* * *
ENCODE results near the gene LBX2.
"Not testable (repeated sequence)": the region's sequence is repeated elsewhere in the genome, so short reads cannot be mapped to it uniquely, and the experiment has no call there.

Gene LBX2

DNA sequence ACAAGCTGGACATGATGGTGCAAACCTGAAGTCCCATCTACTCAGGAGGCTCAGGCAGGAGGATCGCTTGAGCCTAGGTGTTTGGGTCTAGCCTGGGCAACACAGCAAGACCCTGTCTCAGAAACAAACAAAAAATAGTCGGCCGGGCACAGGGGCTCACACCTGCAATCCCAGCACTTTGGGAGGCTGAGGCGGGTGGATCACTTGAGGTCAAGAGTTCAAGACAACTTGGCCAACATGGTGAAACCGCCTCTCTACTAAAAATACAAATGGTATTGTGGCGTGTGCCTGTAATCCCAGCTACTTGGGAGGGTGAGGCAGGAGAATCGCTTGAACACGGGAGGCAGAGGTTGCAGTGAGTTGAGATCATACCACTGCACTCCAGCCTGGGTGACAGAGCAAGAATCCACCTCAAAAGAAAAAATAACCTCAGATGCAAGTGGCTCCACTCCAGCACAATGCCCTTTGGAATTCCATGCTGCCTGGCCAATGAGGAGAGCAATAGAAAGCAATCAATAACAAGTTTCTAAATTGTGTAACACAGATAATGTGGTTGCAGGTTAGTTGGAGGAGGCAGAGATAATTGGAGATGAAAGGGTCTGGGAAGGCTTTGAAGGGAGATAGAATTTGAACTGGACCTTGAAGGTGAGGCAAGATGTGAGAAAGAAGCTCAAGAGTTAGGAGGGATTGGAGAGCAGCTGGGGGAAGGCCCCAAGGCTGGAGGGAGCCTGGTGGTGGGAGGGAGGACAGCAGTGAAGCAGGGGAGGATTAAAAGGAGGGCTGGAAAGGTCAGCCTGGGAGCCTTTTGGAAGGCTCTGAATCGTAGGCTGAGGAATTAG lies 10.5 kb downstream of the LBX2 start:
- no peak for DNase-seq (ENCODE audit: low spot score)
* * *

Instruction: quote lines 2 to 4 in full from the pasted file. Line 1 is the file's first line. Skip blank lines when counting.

"Not testable (repeated sequence)": the region's sequence is repeated elsewhere in the genome, so short reads cannot be mapped to it uniquely, and the experiment has no call there.

Gene LBX2

DNA sequence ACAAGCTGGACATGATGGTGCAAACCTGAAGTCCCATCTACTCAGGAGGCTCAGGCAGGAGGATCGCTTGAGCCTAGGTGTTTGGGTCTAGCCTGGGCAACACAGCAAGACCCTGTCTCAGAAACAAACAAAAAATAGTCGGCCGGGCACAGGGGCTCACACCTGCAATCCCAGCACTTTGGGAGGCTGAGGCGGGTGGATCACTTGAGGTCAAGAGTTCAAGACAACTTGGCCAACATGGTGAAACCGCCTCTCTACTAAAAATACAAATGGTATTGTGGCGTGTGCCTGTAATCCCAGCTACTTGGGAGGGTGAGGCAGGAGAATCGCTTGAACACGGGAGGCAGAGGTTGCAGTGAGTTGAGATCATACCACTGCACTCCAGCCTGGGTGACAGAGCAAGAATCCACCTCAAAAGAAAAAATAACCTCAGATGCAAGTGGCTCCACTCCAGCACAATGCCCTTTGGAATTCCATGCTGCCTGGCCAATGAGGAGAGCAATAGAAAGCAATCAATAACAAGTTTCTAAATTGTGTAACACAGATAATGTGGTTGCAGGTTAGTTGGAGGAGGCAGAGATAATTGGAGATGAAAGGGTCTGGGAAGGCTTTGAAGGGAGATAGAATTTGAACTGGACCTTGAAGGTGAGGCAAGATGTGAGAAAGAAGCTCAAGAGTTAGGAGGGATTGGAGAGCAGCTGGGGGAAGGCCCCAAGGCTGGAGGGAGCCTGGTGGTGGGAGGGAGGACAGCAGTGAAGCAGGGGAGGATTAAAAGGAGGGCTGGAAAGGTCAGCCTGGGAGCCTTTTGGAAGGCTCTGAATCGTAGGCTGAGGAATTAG lies 10.5 kb downstream of the LBX2 start: